It's not easy to maintain a routine in a mobile lifestyle. If it's just you and another reasonably flexible adult, you can make a routine fit no matter where you are and what you're doing, but babies and dogs require more stability.
Of our two dogs, Julie, the Vizsla, is having the hardest time re-patriating. Poor Julie, in Manila she was walked three times a day by her friend Tony, who's official title was Driver, but he spent more time with the dogs than he did driving. Since we've been back, Julie has had a hard time adjusting to her American lifestyle. When we brought Kyle home from the US, Julie and Grace barely noticed. They had their aso yaya and Tony, and we were an afterthought. Here, attention is spread very thin. The baby of course absorbs 90% of household energy, leaving a very small amount to be portioned across self-care, relationship care, and dog care, not to mention laundry.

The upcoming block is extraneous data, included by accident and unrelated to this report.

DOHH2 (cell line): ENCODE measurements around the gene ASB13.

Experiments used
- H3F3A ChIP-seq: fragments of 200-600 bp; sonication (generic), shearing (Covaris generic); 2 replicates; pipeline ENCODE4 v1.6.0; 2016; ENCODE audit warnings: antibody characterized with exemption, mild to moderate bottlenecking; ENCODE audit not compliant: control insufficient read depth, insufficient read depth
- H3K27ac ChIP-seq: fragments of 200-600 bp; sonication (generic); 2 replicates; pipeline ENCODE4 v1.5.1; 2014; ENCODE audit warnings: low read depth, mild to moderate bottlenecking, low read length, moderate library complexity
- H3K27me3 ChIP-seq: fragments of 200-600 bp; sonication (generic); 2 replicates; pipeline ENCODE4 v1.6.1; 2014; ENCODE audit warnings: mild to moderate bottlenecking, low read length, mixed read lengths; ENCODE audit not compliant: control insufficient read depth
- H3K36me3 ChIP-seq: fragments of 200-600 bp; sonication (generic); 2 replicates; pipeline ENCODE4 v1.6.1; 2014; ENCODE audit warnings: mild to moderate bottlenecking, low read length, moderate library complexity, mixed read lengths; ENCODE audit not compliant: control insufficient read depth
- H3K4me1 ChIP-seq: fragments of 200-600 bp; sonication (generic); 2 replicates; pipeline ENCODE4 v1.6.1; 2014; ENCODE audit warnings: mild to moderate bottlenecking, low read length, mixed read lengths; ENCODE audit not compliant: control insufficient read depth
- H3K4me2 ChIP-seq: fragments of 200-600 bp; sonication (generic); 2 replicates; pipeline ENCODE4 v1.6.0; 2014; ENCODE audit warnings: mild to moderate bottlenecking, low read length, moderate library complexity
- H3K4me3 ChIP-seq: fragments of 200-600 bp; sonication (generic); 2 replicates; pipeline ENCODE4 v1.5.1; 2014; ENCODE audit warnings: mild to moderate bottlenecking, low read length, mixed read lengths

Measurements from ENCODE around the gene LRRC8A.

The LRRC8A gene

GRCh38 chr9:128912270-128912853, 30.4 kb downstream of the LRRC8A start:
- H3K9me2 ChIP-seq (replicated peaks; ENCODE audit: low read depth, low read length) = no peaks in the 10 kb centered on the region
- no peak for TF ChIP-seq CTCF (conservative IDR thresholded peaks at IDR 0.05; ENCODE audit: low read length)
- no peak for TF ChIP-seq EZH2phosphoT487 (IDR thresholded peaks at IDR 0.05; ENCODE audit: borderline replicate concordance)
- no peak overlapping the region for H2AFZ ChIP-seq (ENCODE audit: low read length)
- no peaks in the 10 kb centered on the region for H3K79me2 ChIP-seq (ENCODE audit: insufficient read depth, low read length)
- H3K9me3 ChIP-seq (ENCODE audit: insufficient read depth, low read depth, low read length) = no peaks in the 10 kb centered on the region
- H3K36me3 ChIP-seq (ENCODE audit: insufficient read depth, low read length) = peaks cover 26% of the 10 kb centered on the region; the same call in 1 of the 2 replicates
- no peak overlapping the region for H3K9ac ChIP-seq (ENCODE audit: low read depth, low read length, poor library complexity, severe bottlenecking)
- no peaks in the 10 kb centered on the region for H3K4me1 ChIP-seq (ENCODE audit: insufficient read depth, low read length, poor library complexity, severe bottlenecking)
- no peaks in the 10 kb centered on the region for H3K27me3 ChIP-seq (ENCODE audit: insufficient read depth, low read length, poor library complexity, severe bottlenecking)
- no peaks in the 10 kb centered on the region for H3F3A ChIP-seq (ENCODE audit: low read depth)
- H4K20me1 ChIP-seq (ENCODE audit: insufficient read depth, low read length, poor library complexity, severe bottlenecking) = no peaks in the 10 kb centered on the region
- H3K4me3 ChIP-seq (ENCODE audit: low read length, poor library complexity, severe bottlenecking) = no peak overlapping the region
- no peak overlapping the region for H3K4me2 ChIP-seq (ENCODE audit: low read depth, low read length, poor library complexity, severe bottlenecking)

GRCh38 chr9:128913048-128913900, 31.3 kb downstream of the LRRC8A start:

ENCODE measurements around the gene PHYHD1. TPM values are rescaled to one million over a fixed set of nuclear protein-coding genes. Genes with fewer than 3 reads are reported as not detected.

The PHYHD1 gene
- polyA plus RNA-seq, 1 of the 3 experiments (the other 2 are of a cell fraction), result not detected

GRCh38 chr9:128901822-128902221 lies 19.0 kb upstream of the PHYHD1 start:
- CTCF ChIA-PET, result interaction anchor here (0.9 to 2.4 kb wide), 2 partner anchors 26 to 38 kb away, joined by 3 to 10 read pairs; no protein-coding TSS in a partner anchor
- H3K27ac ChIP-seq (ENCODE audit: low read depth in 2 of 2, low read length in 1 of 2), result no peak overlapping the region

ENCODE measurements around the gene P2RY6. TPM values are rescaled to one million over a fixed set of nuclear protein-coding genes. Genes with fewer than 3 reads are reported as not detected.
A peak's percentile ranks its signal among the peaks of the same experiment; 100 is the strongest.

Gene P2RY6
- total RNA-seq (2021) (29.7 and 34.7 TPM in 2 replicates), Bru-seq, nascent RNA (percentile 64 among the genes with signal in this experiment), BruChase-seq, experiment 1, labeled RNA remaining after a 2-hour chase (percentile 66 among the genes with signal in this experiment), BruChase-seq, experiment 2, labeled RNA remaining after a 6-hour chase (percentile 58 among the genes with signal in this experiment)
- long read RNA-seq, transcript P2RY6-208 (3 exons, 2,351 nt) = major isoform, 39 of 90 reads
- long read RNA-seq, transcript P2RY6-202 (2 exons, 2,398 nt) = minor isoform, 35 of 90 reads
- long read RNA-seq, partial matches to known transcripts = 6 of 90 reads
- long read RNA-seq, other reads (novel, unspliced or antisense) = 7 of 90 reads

Julie's not the only one adjusting to our household reducing by 3/5. Kyle has never been an easy sleeper, but since I had a mama's helper in Manila, I never felt the pressure of being on the job 24 hours a day. This is the hardest job I've ever had. Of course I love taking care of my baby-but a lunch break (or a bathroom break) would be nice once in a while.
As we adjust to living in the US, and I adjust to the American model of motherhood--all me, all the time, except on weekends or if a grandparent is visiting--I am trying to maintain a routine despite moving, traveling, home leave, and a million other routine saboteurs. Kyle is a flexible baby, but he is not a low maitenance baby. I am a devoted mama, but I need a little time to be something other than a mama. In the US, those opportunities are few, especially when baby has quit taking naps in his crib because he became accustomed to being held while we were on the move.
Now if you'll excuse me, I see that Kyle is learning how to work doorknobs.